Since the mid-1990s, a global political battle has developed around one of the most promising industries of the future: biotechnology. While transgenic technology showed great promise and became widely adopted in North America, it also became the target of a global resistance movement including non-governmental organizations (NGOs), key states, and international organizations. The emerging consensus among OECD countries embedded in the 1994 WTO agreement quickly collapsed after 1999, as the EU, Japan, Korea, and other countries led a counter-movement. The battle entails several dimensions—modern technology and human progress, global trade, environmental protection, health, food security, development, democratic deficit, and cultural identity—making it one of the fault lines in globalization. State policy with respect to genetically modified organisms (GMOs) includes both national regulations and support for global standards in international negotiations such as the 2000 Cartagena Protocol on Biosafety. This study analyzes the stakes in the battle for global governance, the key actors, and the principal battlefields. It then focuses on the roles of two key players, the EU and Japan, and how they led the move toward a more precautionary approach. The study reveals the political mechanisms behind this transformation, emphasizing the role of emerging civil society movements as the determining trigger for policy change.
The enlargement of the EU to the Central and Eastern European countries raises interrogations concerning the new borders traced by Brussels between the Member States and their future neighbors. What is the impact of the EU enlargement on the Romanian-Moldovan relations and how might the cooperation between the two countries affect the security of the Eastern border of the EU? The analysis on the one hand of the impact of Romania’s preparations for EU membership on its relations with Moldova and the evaluation on the other hand of the limits and success of the European Neighborhood Policy towards Moldova, show that one of the main challenges for the EU will be to reconcile at the same time security and integration.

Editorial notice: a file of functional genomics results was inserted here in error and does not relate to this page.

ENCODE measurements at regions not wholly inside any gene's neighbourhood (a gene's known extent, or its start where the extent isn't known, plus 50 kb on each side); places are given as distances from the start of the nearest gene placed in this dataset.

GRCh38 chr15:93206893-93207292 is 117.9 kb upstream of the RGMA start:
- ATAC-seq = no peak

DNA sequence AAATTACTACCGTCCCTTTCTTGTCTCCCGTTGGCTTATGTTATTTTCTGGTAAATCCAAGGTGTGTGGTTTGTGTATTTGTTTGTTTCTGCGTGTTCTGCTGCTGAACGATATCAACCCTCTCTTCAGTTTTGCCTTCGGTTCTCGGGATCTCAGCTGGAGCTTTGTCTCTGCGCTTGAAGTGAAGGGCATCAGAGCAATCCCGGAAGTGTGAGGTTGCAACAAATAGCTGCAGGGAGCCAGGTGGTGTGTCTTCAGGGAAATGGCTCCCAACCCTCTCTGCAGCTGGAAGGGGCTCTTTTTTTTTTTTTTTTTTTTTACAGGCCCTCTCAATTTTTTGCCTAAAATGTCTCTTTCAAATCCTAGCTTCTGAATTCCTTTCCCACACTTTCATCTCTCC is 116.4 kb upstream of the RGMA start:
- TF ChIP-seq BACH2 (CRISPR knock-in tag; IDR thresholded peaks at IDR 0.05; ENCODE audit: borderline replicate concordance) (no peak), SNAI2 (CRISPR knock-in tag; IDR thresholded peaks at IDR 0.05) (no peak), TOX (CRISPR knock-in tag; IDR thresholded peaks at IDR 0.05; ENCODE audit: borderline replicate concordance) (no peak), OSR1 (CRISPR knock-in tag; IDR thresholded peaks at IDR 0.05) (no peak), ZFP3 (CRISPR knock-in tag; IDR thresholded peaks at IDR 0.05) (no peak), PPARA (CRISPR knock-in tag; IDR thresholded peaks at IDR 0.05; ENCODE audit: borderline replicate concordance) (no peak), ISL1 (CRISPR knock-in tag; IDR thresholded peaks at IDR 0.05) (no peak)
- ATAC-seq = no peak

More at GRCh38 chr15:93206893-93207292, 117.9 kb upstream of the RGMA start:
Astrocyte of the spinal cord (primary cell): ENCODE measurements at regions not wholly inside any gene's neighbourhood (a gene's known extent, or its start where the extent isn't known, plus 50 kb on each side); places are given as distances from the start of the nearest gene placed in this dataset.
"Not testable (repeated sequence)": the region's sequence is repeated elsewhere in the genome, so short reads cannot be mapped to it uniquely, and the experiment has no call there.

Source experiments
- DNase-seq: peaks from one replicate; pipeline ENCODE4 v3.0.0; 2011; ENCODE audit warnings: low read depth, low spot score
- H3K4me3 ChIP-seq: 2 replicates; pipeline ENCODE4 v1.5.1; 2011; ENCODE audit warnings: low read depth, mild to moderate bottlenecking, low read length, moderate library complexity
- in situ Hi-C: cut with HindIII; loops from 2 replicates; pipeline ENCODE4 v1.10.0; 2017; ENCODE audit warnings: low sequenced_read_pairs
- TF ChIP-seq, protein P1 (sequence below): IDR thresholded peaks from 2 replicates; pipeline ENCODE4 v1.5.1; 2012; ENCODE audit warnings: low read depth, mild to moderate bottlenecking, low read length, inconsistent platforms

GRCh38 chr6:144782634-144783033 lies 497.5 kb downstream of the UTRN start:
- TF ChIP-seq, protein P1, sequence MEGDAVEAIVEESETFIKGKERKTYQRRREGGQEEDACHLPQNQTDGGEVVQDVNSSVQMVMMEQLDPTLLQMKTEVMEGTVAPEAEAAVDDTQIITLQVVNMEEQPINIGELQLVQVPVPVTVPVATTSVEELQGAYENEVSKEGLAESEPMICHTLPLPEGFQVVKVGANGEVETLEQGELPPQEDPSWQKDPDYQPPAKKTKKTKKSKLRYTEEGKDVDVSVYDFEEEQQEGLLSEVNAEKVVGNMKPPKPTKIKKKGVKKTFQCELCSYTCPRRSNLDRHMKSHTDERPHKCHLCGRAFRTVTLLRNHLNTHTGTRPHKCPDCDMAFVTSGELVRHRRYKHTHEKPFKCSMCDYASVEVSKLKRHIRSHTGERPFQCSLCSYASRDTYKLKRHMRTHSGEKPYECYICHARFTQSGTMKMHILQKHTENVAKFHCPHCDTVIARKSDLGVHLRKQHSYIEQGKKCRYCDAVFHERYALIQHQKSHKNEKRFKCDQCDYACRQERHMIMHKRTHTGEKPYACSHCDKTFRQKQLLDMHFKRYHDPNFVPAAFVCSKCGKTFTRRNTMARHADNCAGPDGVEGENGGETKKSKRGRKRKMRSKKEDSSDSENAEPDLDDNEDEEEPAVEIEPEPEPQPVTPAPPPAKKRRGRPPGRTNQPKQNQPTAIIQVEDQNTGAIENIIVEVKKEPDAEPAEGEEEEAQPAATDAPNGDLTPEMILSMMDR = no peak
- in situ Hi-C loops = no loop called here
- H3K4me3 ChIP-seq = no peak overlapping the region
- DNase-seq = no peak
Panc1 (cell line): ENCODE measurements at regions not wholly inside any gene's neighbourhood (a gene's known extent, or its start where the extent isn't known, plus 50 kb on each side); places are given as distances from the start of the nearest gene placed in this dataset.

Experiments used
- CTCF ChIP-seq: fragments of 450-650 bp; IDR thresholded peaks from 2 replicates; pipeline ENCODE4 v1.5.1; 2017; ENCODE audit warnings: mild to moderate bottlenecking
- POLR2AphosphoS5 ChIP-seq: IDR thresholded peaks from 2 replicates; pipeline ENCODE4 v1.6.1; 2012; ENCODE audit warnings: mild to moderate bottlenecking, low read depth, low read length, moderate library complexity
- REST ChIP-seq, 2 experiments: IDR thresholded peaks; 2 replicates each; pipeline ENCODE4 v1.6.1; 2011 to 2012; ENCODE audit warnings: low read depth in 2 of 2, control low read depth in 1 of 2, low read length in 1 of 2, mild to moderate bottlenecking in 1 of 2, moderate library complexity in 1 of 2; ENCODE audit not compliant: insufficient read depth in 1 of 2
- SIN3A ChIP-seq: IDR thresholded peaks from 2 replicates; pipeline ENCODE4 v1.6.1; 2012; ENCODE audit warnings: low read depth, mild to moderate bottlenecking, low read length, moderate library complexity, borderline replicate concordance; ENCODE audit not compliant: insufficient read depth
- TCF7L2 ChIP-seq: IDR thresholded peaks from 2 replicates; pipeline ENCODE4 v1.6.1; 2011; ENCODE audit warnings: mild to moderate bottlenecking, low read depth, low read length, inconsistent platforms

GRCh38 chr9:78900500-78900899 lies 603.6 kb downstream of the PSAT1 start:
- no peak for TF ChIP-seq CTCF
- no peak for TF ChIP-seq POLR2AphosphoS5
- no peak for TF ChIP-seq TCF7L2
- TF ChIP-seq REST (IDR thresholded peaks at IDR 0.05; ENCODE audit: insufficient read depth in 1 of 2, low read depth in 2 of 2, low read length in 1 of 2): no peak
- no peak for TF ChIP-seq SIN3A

Since May 1, 2004, the Ukraine and Belarus have become the European Union’s new neighbours. Moldova is bound to follow suit with Romania’s entrance, scheduled for 2007. Enlargement of the EU to the East has sparked debates on what relations the EU should have with its new border states that are not slated for membership in the near future. The discussion has led to the design of a European Neighbourhood Policy (ENP) that blends a regional approach based on shared values with a process of differentiation taking into account the specific characteristics of each country involved. Since their independence, the Ukraine, Belarus and Moldova have developed different identity-based strategies that the new ENP hopes to address while avoiding the creation of new divisions. These strategies in fact oppose those who wish to incorporate European values into their country’s political model and those who, on the contrary, reject these values. The relationship between identity and politics is all the more crucial for the EU’s eastern neighbours since it involves practices with a low level of institutionalization, in the areas of nation-building, the political system as well as foreign policy. A comparative approach confirms the idea that the EU’s new neighbours constitute a regional specificity due to their common past as Soviet republics and their geostrategic position. It also points up the differences between these states as they gradually transform into discrete political spaces with nationalized modes of identification and politicization.
Enlargement today is a priority on the European agenda. Examining Portugal and Greece from a comparative perspective with respect to Poland, this Study analyzes the original and specific paths each of these national configurations have taken as regards administrative and institutional changes, particularly through the regional dimension, policy reorientations and modes of government. Given the large body of acquis communautaire that must be integrated, the nature of Commission involvement and the highly regulatory nature of European directives, this dimension emerges as the most significant in the process of Europeanization: public administration acts as a filter in this dynamic and nation-states are paradoxically strengthened by European integration. This comparison is an opportunity to underscore the importance of innovations and the singularity of modes of government, suggesting that certain arrangements put into practice in cohesion countries may provide sources of inspiration for the new entrants, which are faced with similar problems of administrative competence, bureaucratic blockages and political and state legacies that are remote from the European model of public administration, civil service organization and rules. With the effect of European constraints, a threefold dynamic is at work: a dynamic of delegation, or privatization, through the creation of agencies, offices and institutes, a dynamic of politicized (re)centralization, and a dynamic of political, institutional and social innovation. Thus components of these models are constantly borrowed and reshaped, hybrid constructions are formed and configurations take shape that are no less European than what can be found in the “heart” of Europe.
John Fitz Gerald